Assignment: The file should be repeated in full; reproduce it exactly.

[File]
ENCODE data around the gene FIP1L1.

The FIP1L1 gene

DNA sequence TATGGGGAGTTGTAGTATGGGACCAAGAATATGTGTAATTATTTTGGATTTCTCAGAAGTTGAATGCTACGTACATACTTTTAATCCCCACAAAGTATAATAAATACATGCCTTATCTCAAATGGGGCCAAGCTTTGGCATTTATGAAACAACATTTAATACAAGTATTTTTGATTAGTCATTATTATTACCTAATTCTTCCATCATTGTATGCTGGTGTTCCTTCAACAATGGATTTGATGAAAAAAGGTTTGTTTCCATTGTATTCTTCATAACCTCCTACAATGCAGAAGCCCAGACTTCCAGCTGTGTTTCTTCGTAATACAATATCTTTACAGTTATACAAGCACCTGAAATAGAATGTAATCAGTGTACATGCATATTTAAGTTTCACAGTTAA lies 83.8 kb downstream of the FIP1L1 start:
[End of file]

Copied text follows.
ENCODE data around the gene FIP1L1.

The FIP1L1 gene

DNA sequence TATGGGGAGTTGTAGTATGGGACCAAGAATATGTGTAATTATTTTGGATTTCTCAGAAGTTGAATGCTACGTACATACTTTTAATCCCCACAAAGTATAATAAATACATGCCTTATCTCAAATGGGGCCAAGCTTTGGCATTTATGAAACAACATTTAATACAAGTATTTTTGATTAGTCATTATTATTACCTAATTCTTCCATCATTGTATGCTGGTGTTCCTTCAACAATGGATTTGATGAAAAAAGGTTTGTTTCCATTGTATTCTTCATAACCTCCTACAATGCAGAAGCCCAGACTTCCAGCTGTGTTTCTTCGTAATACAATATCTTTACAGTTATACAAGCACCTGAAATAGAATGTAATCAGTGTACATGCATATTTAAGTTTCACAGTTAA lies 83.8 kb downstream of the FIP1L1 start: